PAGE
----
A recent study by Swiss Re found that 43% of Americans believe their homeowner’s insurance policy includes flood coverage, but in reality, only 15% of homeowners are estimated to have flood insurance.
There are multiple factors behind America’s gaping flood insurance protection gap, according to Matt Junge (pictured above), head of property solutions for the US and Canada, Swiss Re. One, as shown in the data above, is that many homeowners mistakenly believe they have coverage when they don’t. There’s also a general lack of awareness and education around flood risk. Many Americans believe that if they’re not close to a large body of water, then their home is not at risk of flooding. Time and time again, that has been disproven during heavy rainfall events at inland locations.
Then there’s the issue of the mandatory purchase requirement in the US. Homeowners in special flood hazard areas (SFHA) – designated by the National Flood Insurance Program (NFIP) and the Federal Emergency Management Agency (FEMA) - are often required to purchase flood insurance, especially if they have mortgages from federally regulated or insured lenders. Unfortunately, that requirement plays into the common misconception that properties outside of an SFHA are not at risk, but again, that’s not true.
To combat misconceptions around flood coverage, Swiss Re has turned to behavioral economics (BE) – an approach that has historically been under-utilized by the insurance industry to understand buying decisions of consumers. Instead, most players rely on predictive data science approaches that are backward looking and often fail to account for the role of new information. Realizing this disconnect, Swiss Re conducted a comprehensive survey to understand consumer preferences and decision-making processes for buying flood insurance.
“In BE, we focus on human biases, and we look at where people are predictably irrational. Certain biases are really prevalent around flood insurance and natural catastrophe insurance – and these biases are amplified because severe floods are low probability, high consequence events. It’s hard for people to comprehend how and why those events happen because they happen so infrequently,” said Alexa Weise, senior solutions innovation designer at Swiss Re.
“One of the biases connected to flood insurance is the availability bias. That’s where we are predisposed to think about things that have happened recently. If a person hasn’t ever experienced or had recent experience with a flood [in the past 10 years], then [connection to flood] is not going to be readily available to that person. So, when an insurance agent asks that person if they want to buy flood insurance, they don’t see any immediate need based on their past experience.”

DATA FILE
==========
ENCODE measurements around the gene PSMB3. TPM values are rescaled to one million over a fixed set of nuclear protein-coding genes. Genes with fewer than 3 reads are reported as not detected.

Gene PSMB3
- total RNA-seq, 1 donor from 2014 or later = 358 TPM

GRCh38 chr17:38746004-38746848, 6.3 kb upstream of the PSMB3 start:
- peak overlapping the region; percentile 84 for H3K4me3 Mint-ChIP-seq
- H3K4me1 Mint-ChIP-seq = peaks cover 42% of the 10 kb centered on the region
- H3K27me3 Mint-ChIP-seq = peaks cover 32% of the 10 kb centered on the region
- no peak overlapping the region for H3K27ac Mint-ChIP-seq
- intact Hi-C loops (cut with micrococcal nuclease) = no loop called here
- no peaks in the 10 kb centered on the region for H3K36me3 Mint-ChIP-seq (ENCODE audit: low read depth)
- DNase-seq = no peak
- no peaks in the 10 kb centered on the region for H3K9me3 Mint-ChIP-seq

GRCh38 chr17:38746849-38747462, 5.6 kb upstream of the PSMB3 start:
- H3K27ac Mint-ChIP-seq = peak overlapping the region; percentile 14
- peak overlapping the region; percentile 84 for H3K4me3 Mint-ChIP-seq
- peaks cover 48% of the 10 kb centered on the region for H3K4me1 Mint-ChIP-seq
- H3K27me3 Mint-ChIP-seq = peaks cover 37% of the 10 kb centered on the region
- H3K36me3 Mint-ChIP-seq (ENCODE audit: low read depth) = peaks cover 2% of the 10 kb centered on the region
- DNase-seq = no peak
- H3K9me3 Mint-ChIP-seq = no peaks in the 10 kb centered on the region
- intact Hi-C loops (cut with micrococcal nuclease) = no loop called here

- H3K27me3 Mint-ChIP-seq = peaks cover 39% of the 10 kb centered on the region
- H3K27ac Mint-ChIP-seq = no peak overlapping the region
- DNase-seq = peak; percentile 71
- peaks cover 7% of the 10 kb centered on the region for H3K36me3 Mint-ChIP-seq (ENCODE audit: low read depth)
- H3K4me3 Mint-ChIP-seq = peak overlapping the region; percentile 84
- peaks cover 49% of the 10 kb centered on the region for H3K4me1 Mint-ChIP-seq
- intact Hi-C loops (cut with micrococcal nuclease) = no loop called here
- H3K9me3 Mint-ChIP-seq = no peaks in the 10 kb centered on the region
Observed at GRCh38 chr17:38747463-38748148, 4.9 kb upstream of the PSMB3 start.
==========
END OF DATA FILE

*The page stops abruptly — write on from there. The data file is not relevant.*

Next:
According to BE, humans typically find it difficult to think about the future in an unbiased way. We have no clear idea of how we will behave in the future, regardless of how we’re feeling at the present moment. That’s one of the factors that makes flood insurance such a hard sell. If an agent asks a homeowner: ‘Do you want to buy flood insurance because you have risk for the future?’ that is often interpreted as: ‘Do you think there will be a flood in the future?’ which is a hard concept for the average person to perceive. Recognizing that, Swiss Re is encouraging agents to put more emphasis on historical instances – past experience or past examples of flooding – because they’re a lot more tangible.
“Another part to it is trying to translate jargon like the ‘100-year floodplain’ and figure out how to actually communicate flood risk to people,” Weise added. “The 100-year floodplain can be a very difficult concept to understand. One thing that has been studied in BE – and we did this through the study we conducted at Swiss Re - is [the impact of shortening] timeframes. What if we could actually change the percentage chance of a flood occurring into a 30-year time span? That’s much more accessible for homeowners to grasp because 30-years is the standard mortgage length, so they can envision they’ll be in their house for 30-years and understand the possibility of a flood in that time span.”
Flood insurance take up by those not subject to a mandatory purchase requirement is often reactionary to specific events. According to NFIP data, there’s often a major uptick in the purchase of flood insurance after a flooding event, but this only stays statistically significant for nine years following the event, after which the take-up rate returns to the baseline. When it comes to flood insurance, retention is finite.
“That’s another reason why we started investing in BE,” said Junge. “We have a strong flood product, and we believe the industry is well equipped to insure flood, and to do that profitably. But we need to make sure that our clients are well equipped to sell flood insurance, to get the best results, and then retain it. It takes a lot of work and a lot of money to actually educate folks about flood risk, and ultimately sell it – and our hope is that they would then retain that coverage long-term.”